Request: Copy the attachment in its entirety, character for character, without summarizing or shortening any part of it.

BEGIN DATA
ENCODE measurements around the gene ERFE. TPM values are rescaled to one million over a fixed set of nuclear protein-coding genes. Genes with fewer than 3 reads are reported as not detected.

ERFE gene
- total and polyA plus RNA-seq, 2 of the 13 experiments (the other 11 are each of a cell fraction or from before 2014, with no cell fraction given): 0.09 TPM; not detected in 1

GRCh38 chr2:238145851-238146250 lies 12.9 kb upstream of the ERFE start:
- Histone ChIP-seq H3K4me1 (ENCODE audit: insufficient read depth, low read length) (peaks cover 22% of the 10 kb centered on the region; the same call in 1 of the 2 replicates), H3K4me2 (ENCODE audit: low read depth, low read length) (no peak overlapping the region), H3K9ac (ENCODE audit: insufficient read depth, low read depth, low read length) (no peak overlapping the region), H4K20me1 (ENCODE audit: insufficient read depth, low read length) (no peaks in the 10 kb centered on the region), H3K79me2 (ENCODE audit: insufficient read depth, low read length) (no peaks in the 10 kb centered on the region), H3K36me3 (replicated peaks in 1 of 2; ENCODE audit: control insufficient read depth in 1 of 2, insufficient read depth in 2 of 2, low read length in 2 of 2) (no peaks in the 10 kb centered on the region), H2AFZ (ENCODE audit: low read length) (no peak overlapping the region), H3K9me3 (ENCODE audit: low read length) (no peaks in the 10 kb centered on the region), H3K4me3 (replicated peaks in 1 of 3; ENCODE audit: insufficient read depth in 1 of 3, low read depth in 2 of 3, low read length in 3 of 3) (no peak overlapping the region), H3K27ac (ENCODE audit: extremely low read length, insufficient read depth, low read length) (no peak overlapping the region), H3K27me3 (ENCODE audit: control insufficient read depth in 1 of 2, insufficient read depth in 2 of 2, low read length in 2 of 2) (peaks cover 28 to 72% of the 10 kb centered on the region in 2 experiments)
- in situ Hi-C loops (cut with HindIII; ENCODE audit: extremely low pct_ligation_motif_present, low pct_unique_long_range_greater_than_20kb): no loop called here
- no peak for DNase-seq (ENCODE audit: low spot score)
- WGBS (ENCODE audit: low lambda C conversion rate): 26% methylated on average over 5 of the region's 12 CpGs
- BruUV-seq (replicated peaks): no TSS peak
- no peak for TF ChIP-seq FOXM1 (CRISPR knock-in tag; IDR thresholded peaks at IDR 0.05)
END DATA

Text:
ENCODE measurements around the gene ERFE. TPM values are rescaled to one million over a fixed set of nuclear protein-coding genes. Genes with fewer than 3 reads are reported as not detected.

ERFE gene
- total and polyA plus RNA-seq, 2 of the 13 experiments (the other 11 are each of a cell fraction or from before 2014, with no cell fraction given): 0.09 TPM; not detected in 1

GRCh38 chr2:238145851-238146250 lies 12.9 kb upstream of the ERFE start:
- Histone ChIP-seq H3K4me1 (ENCODE audit: insufficient read depth, low read length) (peaks cover 22% of the 10 kb centered on the region; the same call in 1 of the 2 replicates), H3K4me2 (ENCODE audit: low read depth, low read length) (no peak overlapping the region), H3K9ac (ENCODE audit: insufficient read depth, low read depth, low read length) (no peak overlapping the region), H4K20me1 (ENCODE audit: insufficient read depth, low read length) (no peaks in the 10 kb centered on the region), H3K79me2 (ENCODE audit: insufficient read depth, low read length) (no peaks in the 10 kb centered on the region), H3K36me3 (replicated peaks in 1 of 2; ENCODE audit: control insufficient read depth in 1 of 2, insufficient read depth in 2 of 2, low read length in 2 of 2) (no peaks in the 10 kb centered on the region), H2AFZ (ENCODE audit: low read length) (no peak overlapping the region), H3K9me3 (ENCODE audit: low read length) (no peaks in the 10 kb centered on the region), H3K4me3 (replicated peaks in 1 of 3; ENCODE audit: insufficient read depth in 1 of 3, low read depth in 2 of 3, low read length in 3 of 3) (no peak overlapping the region), H3K27ac (ENCODE audit: extremely low read length, insufficient read depth, low read length) (no peak overlapping the region), H3K27me3 (ENCODE audit: control insufficient read depth in 1 of 2, insufficient read depth in 2 of 2, low read length in 2 of 2) (peaks cover 28 to 72% of the 10 kb centered on the region in 2 experiments)
- in situ Hi-C loops (cut with HindIII; ENCODE audit: extremely low pct_ligation_motif_present, low pct_unique_long_range_greater_than_20kb): no loop called here
- no peak for DNase-seq (ENCODE audit: low spot score)
- WGBS (ENCODE audit: low lambda C conversion rate): 26% methylated on average over 5 of the region's 12 CpGs
- BruUV-seq (replicated peaks): no TSS peak
- no peak for TF ChIP-seq FOXM1 (CRISPR knock-in tag; IDR thresholded peaks at IDR 0.05)